Cyber safe

by Melanie Basta
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In an increasingly connected and digital world, cyber security is vital for protecting sensitive business information. TERRY HEARN discusses its importance for small businesses and provides a guide to data security.

In 2017 more than half a million Australian small to medium businesses (SMBs) were victims of cyber crime but, unlike larger companies, SMBs don’t always have the resources required to recover from the downtime and expense of dealing with a cyber attack. In a business with only a handful of employees there aren’t always the resources to hire a dedicated IT specialist, meaning that security becomes a secondary role for somebody else.

In these situations, it can be difficult to juggle the responsibilities of a job alongside establishing and sustaining a data security system and keeping up-to-date with the latest risks. By looking at the key elements SMBs should be aware of, this guide should help as a starting point to effectively protect your business and reduce the risk of a cyber attack.

Insider threat

The golden rule of cyber security is that you are only as ever as strong as your weakest link. In most cases, this will mean the awareness of the people you work with. Ordinarily, providing regular training will help to reduce the risk of accidental breaches; however, the insider threat is a very real risk and protecting against it should be a high priority.

The insider could be a disgruntled former worker or a third party who was provided with access to your data. For this reason, it is important to maintain close control of your network and pay attention to who has access to your most secure information. Access should be issued only to those who require it and should be removed from those who leave the company. Contractors and other third parties should not be given admin access unless it is essential, and this access should be removed as soon as their work is complete.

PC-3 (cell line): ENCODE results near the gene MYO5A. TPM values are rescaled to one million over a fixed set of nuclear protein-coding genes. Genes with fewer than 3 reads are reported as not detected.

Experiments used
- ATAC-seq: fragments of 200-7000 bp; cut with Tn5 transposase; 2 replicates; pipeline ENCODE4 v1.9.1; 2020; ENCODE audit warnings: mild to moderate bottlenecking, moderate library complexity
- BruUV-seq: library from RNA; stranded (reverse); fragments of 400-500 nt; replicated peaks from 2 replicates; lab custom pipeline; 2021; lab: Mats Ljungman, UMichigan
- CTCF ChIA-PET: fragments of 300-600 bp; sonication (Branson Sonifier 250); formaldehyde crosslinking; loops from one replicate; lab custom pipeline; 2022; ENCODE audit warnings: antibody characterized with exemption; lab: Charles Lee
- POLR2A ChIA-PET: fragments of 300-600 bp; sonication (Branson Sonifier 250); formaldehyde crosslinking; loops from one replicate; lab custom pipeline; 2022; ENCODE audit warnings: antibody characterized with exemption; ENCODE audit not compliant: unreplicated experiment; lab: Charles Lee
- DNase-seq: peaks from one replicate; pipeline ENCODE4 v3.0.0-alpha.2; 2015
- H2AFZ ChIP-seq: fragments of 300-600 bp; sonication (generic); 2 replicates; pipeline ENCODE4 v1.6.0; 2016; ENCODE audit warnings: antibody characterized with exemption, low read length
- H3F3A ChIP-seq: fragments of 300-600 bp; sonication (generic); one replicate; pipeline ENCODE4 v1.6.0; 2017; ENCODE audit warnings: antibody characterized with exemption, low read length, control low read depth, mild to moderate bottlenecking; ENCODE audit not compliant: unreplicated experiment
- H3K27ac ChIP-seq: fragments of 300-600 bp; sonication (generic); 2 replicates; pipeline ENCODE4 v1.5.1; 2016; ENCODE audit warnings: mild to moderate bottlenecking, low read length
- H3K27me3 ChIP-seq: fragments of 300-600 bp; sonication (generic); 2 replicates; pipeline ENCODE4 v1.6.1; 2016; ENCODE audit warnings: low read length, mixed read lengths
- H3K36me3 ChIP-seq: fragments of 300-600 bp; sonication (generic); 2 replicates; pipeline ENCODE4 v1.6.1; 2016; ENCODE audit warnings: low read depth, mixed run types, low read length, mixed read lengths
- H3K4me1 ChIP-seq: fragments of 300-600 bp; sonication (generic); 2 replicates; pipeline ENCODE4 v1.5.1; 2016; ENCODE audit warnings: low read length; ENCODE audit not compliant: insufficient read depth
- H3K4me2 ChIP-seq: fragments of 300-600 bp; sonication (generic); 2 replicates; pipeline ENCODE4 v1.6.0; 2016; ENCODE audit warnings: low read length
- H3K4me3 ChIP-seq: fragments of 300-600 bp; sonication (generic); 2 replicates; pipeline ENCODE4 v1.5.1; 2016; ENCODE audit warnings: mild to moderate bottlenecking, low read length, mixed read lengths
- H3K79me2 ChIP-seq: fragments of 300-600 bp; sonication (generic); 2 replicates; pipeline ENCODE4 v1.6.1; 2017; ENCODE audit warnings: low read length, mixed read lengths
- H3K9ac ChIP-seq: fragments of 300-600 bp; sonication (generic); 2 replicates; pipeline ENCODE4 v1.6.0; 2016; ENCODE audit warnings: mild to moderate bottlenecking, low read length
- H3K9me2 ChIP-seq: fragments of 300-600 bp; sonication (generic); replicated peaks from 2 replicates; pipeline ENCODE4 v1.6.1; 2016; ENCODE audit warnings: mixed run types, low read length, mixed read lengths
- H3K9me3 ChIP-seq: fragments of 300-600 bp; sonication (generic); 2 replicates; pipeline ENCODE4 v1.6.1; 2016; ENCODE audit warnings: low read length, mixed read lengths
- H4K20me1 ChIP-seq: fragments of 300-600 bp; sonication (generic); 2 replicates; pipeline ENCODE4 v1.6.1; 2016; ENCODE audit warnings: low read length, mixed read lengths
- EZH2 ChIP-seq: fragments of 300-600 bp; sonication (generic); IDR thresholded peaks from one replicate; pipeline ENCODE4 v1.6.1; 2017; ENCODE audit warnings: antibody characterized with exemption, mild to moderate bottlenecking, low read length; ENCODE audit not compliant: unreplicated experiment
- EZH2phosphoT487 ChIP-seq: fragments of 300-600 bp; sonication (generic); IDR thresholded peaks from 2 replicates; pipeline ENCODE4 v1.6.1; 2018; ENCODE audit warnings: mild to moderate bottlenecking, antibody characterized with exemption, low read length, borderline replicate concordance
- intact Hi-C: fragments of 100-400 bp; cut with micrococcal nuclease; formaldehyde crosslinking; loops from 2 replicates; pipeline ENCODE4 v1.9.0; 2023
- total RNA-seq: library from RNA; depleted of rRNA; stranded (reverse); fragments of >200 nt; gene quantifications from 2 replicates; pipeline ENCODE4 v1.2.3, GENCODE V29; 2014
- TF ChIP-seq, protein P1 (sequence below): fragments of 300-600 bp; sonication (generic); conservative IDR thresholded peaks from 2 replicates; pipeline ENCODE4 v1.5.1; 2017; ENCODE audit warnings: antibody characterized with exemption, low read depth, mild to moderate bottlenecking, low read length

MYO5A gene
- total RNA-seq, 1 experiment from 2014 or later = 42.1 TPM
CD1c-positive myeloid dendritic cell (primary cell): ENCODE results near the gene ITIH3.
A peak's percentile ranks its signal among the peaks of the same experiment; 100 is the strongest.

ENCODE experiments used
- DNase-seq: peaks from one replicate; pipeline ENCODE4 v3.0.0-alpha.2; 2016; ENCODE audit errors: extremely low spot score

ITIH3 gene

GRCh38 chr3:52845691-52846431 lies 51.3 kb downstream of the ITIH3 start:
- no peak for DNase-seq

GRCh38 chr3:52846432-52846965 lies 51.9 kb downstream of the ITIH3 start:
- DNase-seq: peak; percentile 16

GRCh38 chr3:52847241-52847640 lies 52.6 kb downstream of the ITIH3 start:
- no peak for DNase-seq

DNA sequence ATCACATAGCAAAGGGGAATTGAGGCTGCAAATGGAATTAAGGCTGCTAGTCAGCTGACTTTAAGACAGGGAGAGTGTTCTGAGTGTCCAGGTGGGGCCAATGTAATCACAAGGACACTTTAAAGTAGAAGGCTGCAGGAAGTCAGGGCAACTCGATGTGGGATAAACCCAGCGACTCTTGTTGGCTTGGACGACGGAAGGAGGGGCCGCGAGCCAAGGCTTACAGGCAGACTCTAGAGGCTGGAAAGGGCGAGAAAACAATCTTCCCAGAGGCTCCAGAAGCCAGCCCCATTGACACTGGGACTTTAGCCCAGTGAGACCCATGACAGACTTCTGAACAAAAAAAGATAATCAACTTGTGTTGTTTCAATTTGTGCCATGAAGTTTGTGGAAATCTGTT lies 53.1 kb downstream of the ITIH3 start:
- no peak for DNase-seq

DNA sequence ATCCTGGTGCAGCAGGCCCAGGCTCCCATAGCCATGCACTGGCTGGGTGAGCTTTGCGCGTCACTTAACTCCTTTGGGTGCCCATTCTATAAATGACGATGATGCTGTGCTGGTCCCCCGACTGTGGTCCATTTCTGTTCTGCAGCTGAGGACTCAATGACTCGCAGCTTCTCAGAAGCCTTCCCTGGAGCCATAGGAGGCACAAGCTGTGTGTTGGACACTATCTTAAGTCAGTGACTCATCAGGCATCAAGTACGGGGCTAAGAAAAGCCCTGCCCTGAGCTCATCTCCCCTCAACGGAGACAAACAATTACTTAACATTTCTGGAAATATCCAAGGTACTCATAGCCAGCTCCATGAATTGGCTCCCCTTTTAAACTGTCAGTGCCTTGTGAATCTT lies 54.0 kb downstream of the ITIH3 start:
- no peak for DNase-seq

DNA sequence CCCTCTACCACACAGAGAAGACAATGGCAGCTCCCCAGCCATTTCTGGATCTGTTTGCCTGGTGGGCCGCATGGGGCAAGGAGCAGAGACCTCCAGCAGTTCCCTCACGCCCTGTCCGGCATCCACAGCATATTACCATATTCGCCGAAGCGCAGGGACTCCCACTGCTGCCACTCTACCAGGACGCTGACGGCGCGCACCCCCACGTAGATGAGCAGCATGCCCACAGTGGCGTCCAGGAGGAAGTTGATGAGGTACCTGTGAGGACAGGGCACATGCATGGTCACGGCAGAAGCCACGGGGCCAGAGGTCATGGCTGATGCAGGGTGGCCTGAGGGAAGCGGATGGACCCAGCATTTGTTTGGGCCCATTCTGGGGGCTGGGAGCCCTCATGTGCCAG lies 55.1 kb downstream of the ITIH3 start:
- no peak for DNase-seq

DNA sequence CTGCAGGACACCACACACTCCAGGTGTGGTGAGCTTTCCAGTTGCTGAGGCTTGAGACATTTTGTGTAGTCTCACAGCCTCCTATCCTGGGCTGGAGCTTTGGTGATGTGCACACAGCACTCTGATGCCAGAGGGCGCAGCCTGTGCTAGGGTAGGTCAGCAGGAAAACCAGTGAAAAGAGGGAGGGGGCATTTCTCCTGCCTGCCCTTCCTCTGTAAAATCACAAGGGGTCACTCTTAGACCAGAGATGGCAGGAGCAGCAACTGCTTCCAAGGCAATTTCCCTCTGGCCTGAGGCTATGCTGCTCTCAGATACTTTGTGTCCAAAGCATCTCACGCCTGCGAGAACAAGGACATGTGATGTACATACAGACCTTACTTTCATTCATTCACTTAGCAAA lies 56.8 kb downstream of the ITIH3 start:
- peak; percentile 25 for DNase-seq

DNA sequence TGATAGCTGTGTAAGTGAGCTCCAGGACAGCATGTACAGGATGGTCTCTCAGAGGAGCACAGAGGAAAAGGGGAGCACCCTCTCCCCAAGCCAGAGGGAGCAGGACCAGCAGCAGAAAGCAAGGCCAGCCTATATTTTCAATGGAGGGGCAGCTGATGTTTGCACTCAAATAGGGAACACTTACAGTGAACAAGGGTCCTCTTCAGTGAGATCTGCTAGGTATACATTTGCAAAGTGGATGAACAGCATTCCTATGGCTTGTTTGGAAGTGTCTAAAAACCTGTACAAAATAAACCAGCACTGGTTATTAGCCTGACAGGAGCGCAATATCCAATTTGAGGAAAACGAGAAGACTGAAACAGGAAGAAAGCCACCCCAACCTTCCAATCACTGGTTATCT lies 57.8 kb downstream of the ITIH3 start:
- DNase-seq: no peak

By making this a company policy, the rule will apply to everyone who no longer requires access and so does not indicate a lack of trust in those who have left on good terms.


One of the simplest ways hackers can gain access to your network is by using a brute force attack to guess weak passwords. Worryingly, in 2017, ‘password’ and ‘123456’ were still some of the most common choices, and retained their positions as the worst passwords of the year. Simply by creating strong passwords, you and your staff will be able to rest a little easier knowing that you have taken a big step towards improved security.

It is vital that every device on your network is assigned a strong password and nothing is left with a simple or default password. This extends to devices you may not think of, such as printers, phones or smart devices. Without strong passwords, even the most innocuous items have the potential to become a backdoor to access your network.

While regular password changes are good practice, it is far more important that the strength of passwords is maintained. If passwords are changed too frequently, staff may choose simple variants, like the name of the month, in order to help remember. While the password will be different, they will also be easier to guess. For this reason, it is far better to use stronger passwords that are changed less frequently. Alternatively, password management software is a great way to keep a track of multiple strong passwords.